The use of computers in the teaching of mathematics in Libyan primary schools.
This study shows how schools in the United Kingdom, make use of leT in the
primary school classroom, and compares these experiences with the potential for
schools in an economically developing country, Libya, which has yet to introduce
computers into primary education. Based on a triangulation of empilical study,
classroom observation and a review of the literature, this study considers the merits
of introducing computers into primary school mathematics teaching in Libya.
Empirical field studies involved questionnaires and interviews for teachers in both
countries, and testing the effect of introducing mathematical software to pupils in
Libya who had not used a computer.
The study considers initial and in-service training requirements for teachers,
including the need for teachers to be able to select appropriate software. The study
considers a list of criteria for teachers to use. In examining the UK situation,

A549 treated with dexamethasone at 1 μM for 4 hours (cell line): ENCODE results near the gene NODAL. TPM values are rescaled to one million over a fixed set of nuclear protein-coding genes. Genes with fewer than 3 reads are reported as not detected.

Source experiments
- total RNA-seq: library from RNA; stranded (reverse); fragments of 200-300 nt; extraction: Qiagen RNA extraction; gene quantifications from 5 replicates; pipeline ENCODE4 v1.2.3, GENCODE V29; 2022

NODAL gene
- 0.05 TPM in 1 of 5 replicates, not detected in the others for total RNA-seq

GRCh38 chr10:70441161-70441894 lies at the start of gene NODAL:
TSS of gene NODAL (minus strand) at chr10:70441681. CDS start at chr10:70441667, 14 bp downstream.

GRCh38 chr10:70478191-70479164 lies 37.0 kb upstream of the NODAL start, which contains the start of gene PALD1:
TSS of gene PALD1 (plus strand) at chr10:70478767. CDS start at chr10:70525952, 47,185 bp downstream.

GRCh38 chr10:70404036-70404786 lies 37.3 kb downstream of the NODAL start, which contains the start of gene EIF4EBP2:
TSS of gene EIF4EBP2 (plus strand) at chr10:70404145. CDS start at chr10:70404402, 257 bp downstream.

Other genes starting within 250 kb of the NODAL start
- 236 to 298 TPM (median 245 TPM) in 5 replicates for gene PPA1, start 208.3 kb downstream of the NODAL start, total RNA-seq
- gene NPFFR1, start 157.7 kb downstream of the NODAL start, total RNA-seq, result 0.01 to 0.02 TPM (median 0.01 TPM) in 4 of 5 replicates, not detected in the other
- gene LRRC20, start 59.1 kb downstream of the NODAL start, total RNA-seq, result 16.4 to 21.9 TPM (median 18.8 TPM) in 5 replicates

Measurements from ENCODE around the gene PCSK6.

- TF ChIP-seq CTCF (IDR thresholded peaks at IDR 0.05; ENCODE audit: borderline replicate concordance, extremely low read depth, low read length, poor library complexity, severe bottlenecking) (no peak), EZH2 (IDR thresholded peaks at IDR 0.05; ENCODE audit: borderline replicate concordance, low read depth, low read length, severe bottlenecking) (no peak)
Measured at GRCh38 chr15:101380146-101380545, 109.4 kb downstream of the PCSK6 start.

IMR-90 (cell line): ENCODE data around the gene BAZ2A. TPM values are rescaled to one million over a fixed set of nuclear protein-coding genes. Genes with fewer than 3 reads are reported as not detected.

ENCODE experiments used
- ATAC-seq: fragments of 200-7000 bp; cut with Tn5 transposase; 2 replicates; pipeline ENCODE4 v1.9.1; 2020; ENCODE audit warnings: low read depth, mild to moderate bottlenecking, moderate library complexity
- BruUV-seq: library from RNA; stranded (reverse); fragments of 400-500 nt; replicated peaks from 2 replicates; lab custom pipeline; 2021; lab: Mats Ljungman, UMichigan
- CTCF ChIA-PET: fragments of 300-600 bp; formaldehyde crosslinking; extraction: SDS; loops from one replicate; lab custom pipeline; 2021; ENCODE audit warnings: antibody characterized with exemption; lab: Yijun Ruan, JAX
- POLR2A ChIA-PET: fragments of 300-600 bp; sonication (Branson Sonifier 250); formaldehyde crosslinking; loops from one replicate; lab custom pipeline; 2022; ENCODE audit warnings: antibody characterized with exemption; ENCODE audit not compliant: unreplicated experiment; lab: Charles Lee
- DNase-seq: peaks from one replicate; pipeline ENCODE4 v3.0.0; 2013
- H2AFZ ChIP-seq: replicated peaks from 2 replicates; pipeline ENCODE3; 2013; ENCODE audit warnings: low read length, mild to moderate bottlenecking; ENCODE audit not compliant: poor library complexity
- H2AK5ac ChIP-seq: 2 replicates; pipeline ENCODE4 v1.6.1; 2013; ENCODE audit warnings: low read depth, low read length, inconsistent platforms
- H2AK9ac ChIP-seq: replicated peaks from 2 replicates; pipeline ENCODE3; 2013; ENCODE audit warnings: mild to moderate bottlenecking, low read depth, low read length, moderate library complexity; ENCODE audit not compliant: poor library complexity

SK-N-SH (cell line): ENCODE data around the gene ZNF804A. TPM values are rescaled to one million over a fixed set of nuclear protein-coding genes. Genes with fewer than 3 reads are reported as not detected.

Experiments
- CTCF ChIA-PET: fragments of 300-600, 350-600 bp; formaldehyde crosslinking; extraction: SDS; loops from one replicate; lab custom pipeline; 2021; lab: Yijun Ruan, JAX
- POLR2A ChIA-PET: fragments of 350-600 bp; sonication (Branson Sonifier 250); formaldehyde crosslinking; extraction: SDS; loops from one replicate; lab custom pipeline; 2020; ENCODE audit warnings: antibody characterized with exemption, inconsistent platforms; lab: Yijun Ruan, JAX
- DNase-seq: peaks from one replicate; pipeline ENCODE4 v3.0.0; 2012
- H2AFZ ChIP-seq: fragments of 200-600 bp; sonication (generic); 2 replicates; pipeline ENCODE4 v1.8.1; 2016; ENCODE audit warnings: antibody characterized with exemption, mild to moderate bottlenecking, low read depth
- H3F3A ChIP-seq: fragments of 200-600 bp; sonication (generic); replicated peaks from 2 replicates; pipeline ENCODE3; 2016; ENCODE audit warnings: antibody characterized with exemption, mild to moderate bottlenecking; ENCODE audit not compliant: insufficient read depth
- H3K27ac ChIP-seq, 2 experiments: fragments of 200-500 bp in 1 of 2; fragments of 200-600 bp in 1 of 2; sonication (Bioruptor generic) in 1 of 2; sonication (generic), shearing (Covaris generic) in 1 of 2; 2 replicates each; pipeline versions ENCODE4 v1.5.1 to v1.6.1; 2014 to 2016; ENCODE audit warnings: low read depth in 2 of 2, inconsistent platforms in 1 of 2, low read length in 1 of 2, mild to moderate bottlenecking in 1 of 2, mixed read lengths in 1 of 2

observing what took place in Libyan classrooms during the fieldwork experiment,
and through subsequent interviews with Libyan teachers, the study identifies that the
introduction of leT into primary school classrooms would impact significantly on
traditional teaching methods used in Libya; challenging continuous whole-class
teaching, moving to the use of small groups; challenging traditional gender-roles of
boys and girls; challenging teachers to act as facilitators allowing pupils to determine
in part their own learning.
An evaluation of the experiment suggests that the computer can enhance
mathematics learning in a non-computing literate culture. The study concludes that
the introduction of leT into Libyan education involves far-reaching issues of
resourcing and teacher training.